Interfering RNA smuggled into immune cells stops the entry and spread of HIV

Scientists have successfully used a biochemical Trojan horse to smuggle killer sequences of RNA into immune cells to mug invading HIV, stopping infection in its tracks or preventing the virus from entering the cells in the first place.

Priti Kumar from the Harvard Medical School in Boston, US, and colleagues from the US, Korea and Germany, used a technique called RNA interference (RNAi) to protect mice possessing a human immune system from infection by HIV.

RNAi works by using short strands of small interfering RNA (siRNA) to destroy targeted sequences of messenger RNA that are needed to manufacture proteins. It has been known for some time that such an approach can halt the replication of HIV, but it has proved difficult to get the siRNA across the membrane of T-cells, which the virus attacks, because the negatively charged RNA is repelled at the cell membrane.

The research team first neutralised and disguised the siRNA by complexing it with a conjugate consisting of a short peptide chain made of nine positively-charged D-arginine residues and a small antibody that specifically recognises a protein receptor on T-cells.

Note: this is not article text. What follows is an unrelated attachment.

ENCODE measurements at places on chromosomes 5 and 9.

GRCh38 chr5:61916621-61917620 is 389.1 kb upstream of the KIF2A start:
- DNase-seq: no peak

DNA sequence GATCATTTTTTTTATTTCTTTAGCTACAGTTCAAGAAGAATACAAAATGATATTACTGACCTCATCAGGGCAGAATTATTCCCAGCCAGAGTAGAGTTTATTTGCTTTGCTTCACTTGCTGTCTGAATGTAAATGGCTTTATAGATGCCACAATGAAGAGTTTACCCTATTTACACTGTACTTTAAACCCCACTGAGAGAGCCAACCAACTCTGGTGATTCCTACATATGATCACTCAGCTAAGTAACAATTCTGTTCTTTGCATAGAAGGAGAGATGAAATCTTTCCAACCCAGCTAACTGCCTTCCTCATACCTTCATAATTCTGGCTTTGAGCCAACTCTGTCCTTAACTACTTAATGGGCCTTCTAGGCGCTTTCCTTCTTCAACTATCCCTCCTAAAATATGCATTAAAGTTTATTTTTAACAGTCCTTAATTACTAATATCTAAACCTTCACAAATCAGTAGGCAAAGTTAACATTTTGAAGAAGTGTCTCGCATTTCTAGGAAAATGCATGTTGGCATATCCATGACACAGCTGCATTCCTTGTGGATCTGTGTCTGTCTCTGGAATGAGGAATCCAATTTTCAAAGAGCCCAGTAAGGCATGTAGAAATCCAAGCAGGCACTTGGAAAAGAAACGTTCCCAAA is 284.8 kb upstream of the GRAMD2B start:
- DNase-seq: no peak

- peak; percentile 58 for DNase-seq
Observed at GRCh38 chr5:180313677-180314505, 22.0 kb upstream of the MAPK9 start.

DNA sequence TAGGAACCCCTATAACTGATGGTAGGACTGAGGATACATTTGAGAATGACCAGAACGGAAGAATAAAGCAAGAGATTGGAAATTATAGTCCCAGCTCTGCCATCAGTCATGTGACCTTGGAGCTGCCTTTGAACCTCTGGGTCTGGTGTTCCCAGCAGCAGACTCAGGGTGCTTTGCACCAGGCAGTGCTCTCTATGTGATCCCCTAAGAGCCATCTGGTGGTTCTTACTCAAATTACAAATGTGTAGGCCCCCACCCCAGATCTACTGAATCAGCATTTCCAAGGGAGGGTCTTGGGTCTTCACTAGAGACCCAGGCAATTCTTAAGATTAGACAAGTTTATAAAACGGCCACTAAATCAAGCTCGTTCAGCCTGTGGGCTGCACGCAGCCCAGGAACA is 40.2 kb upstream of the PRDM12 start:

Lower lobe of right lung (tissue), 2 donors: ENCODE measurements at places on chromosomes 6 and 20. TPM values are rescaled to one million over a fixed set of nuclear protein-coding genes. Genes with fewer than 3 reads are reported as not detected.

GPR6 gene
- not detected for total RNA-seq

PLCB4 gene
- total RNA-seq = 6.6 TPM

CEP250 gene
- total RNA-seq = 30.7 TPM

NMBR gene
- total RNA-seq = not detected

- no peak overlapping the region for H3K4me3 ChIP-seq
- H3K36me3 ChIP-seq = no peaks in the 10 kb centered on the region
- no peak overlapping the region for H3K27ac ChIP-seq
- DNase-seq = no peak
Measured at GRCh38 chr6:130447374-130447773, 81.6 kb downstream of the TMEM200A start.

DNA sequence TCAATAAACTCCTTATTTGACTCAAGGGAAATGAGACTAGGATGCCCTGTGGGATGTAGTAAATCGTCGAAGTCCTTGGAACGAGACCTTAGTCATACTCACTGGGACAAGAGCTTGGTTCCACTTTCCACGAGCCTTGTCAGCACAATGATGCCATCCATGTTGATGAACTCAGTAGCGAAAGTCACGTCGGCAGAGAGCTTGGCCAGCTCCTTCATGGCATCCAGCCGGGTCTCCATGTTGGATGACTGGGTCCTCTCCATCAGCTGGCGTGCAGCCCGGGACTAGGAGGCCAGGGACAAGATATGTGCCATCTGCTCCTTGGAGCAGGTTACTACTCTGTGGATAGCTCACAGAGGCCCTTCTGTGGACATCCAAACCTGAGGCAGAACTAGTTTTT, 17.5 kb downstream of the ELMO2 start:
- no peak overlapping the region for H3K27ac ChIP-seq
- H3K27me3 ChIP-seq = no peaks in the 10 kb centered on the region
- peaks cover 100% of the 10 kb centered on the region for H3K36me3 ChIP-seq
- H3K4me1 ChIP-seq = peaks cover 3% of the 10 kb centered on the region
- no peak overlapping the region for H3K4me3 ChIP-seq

The team used a special mouse model to test the system. The mice have no native immune system, but can be transplanted with human blood stem cells, which grow into mature human immune cells.

When the siRNA complex is injected into these mice it latches onto the T-cell receptor and is taken up by the cells. Here the siRNA lies in wait for any invading HIV, which it then prevents from replicating by interfering with the manufacture of essential viral proteins. The researchers also used siRNA against another receptor on the surface of the cells that HIV uses to gain entry. This prevented the uptake of the virus into the cell.

’Both prophylactic and therapeutic regimes proved successful,’ says Kumar. ’Apparently the siRNAs kept HIV from entering most T cells and kept it from replicating when it managed to slip inside.’

’Quite a lot of work has been done to design antibodies that are conjugated to packaging polymers or liposomes, but here they have made a much smaller and more elegant conjugate than most previous systems,’ says Mike Gait of the Medical Research Council Laboratory for Molecular Biology in Cambridge, UK. ’There are issues when you move from small animal models to primates or humans but this humanised mouse is an extremely valuable model - and there is no doubt that this is a potentially big step forward.’

Simon Hadlington